Mid-Willamette residents at the Albany BottleDrop were happy that different types of beverage containers are being accepted for refund this year, including tea, coffee drinks, juice, sports beverages and more.
“I have two Frappuccino bottles in here,” said Laura Nesmith of Lebanon, as she pointed to a garbage bag filled with cans and other containers. “I think it’s getting people to return more and recycle.”
Michael Irwin of Albany supported the switch, as well. “My wife does drink a lot of sweet teas, so that will be nice,” he said. Customers will have to pay a bit extra at the store thanks to the deposit, but the program means more recycling and less roadside trash, he added.
Joel Schoening, community relations manager for the Oregon Beverage Recycling Cooperative, which runs the BottleDrop sites, said that it’s too early for return figures from this January.
“But we’ve had a lot of interest. We’ve been fielding a lot of calls and questions from account holders about what’s redeemable. We think a lot more containers are coming back now,” Schoening added.
BottleDrop sites invested in improvements to prepare for the increase in recycling, he said.
The additional containers were added to the bottle bill on Jan. 1, but that’s not the only change planned for the Oregon Beverage Recycling Cooperative in 2018.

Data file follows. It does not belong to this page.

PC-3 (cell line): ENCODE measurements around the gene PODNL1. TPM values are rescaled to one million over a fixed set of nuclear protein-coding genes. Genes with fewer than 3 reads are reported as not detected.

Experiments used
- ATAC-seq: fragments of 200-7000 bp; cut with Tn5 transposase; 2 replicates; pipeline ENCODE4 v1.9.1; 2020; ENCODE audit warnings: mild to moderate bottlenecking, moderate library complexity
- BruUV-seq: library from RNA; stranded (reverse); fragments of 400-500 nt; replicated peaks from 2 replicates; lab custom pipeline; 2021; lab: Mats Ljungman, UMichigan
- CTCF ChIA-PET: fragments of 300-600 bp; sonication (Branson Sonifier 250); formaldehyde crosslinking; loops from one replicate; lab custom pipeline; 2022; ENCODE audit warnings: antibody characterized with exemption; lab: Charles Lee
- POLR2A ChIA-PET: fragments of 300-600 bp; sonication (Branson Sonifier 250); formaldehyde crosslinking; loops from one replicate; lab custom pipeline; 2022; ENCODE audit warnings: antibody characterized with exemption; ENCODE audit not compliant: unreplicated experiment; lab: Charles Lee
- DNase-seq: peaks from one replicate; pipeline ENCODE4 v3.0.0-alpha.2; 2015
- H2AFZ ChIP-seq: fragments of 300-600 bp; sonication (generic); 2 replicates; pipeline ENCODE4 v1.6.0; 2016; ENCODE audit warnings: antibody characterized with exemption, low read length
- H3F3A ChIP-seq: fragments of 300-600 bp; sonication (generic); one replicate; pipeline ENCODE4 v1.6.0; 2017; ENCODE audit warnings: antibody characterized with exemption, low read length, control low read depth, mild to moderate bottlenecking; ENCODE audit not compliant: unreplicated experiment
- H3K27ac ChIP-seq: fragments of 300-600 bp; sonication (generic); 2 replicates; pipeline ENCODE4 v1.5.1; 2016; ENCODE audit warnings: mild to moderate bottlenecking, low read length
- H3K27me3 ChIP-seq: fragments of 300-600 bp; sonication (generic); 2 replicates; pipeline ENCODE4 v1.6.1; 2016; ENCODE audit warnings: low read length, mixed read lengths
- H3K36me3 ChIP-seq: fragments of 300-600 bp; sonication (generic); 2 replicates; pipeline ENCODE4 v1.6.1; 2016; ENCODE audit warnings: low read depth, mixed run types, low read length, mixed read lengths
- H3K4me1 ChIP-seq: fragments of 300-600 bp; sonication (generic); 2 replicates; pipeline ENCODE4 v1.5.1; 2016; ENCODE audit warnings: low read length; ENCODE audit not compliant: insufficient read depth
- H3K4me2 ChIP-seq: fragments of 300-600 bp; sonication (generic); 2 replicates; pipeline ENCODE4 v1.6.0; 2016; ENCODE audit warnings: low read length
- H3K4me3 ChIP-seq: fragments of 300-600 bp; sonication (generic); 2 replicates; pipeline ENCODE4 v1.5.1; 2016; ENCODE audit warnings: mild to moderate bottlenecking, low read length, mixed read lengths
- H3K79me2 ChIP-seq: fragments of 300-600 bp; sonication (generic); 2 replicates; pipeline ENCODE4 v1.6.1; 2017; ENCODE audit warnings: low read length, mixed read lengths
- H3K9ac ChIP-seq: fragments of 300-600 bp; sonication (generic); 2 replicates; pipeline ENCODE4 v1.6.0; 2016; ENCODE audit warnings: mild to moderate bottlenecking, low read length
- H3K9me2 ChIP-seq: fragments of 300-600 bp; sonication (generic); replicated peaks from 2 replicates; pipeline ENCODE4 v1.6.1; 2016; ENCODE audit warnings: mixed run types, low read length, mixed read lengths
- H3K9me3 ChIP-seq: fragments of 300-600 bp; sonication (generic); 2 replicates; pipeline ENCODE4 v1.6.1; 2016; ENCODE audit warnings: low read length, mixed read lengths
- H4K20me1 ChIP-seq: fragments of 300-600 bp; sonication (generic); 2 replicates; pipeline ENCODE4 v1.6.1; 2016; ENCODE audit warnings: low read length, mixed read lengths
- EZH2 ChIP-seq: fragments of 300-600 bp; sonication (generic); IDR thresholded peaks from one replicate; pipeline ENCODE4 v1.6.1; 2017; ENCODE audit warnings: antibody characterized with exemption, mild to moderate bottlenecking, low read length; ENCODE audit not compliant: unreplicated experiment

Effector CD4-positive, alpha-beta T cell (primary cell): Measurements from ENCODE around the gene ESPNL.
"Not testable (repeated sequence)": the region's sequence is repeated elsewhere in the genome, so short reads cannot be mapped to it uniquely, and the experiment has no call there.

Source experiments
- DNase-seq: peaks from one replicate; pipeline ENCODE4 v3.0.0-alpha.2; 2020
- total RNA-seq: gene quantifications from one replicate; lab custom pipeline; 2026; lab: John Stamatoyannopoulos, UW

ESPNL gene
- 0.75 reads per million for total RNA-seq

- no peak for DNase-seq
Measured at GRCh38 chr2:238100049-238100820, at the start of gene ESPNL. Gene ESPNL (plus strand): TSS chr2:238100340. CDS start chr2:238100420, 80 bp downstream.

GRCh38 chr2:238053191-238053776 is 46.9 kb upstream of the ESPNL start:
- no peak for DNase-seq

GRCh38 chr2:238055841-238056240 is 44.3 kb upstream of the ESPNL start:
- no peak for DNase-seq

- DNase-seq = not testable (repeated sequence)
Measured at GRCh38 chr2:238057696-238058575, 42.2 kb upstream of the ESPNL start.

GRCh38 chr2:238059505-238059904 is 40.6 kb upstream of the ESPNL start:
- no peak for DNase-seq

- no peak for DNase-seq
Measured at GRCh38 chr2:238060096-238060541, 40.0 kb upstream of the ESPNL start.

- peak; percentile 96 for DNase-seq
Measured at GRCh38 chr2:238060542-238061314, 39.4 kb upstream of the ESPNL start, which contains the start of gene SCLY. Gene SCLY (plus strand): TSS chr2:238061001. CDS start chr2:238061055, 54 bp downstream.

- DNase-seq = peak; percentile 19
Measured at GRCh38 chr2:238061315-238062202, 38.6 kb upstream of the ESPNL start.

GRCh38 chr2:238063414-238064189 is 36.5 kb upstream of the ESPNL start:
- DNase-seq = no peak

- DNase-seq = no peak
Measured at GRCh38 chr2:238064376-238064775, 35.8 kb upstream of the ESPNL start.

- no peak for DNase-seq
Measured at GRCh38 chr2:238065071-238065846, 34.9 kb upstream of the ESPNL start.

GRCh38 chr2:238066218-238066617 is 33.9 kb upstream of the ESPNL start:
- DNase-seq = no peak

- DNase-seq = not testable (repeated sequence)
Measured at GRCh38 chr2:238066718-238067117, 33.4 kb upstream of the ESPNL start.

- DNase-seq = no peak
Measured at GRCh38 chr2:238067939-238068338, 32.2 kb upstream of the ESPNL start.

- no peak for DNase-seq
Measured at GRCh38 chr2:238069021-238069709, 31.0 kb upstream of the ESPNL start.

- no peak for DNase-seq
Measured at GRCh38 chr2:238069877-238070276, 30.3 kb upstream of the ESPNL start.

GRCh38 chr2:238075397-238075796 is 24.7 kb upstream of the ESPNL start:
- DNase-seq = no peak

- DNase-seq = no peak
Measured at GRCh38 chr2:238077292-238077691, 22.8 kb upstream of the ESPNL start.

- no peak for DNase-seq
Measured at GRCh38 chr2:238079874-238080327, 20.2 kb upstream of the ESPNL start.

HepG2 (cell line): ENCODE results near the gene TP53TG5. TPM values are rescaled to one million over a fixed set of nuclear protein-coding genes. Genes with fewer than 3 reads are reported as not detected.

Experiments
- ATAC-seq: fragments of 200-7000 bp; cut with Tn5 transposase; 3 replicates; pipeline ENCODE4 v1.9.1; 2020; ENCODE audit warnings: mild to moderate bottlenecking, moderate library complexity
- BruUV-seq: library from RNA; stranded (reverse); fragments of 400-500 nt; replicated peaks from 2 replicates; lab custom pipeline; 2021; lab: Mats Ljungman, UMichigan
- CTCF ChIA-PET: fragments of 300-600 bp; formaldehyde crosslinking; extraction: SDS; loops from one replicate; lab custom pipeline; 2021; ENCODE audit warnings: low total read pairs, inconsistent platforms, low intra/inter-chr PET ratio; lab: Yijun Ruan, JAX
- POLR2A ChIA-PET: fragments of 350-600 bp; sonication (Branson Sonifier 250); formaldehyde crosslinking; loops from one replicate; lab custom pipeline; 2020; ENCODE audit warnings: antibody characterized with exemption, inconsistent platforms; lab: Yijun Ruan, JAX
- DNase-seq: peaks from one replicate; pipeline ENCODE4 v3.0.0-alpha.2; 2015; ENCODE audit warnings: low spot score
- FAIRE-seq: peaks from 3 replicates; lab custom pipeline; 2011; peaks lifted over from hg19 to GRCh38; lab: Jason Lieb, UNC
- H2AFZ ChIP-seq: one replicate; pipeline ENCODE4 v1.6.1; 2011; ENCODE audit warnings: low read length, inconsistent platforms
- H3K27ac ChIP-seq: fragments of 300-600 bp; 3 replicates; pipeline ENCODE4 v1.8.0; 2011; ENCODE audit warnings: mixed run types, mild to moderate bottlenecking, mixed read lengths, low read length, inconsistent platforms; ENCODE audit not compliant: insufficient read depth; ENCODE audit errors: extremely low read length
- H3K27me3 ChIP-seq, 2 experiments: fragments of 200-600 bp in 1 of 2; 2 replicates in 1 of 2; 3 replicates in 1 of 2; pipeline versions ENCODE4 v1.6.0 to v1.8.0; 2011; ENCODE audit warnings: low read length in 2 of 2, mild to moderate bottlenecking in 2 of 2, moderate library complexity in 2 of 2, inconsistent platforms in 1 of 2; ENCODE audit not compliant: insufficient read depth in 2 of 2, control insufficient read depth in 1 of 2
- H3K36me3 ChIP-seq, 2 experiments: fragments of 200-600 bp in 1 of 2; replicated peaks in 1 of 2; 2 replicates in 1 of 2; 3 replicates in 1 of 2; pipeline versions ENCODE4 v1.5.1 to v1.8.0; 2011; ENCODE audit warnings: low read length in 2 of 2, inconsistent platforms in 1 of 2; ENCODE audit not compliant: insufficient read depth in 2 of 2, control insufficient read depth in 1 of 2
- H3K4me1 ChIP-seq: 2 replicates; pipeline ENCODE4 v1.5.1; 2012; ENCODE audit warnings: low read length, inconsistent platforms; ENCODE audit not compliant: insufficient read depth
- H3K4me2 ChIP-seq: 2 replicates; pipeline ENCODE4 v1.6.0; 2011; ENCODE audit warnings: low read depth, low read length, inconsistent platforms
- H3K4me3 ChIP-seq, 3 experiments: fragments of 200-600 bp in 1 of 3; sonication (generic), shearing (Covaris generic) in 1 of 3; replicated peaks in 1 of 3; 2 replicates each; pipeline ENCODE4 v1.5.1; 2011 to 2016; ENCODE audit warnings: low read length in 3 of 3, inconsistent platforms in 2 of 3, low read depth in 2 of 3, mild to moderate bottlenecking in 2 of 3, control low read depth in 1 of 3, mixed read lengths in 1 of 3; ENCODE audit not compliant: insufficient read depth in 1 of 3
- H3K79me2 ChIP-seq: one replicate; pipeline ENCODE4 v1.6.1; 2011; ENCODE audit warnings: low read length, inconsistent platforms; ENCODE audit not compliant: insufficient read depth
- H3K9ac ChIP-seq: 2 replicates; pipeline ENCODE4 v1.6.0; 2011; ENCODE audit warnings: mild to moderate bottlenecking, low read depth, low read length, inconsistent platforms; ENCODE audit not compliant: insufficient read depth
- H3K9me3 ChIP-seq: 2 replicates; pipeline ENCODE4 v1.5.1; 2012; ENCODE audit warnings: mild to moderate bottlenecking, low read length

The organization plans to open a new BottleDrop location at 1111 NW Ninth Street Suite B this summer, Schoening said. Representatives of the organization had previously indicated that the site would be complete in fall 2017.
“We had some challenges getting through the process,” Schoening said. “It took us a little bit longer than expected, but that was partly due to our desire to be really diligent.”
Schoening expected the Corvallis location to take traffic away from Albany. Some Benton County residents currently drive to Albany to redeem their cans and bottles because they believe the BottleDrop facility is cleaner or more efficient than recycling areas at local grocery stores.
The 7,000-square-foot Corvallis site will have six reverse vending machines, Schoening said.
The fees for the “green bag” recycling program also increased at BottleDrop sites at the start of the year.
Customers can get green plastic bags from their BottleDrop site, and the bags have bar codes for account identification. Residents can then drop the bags off at the BottleDrop at any time of the day or night. Employees process the bags and add the total to the customers’ accounts.
A roll of 10 green bags now costs $2 and there is a 35 cents per bag processing fee. The cost of the bag and its processing combined is now 55 cents, up from about 40 cents. But the average full green bag will still amount to about $7 in credit to an account.
In 2017 BottleDrop added three locations and 10 new express centers —usually modified shipping containers where rural residents can drop off cans and bottles.
Currently, there are 22 BottleDrop sites in Oregon like the one in Albany.
“Our plan is to build out a few of these a year until we get out to 45. We’re going to be doubling the amount of locations,” Schoening said.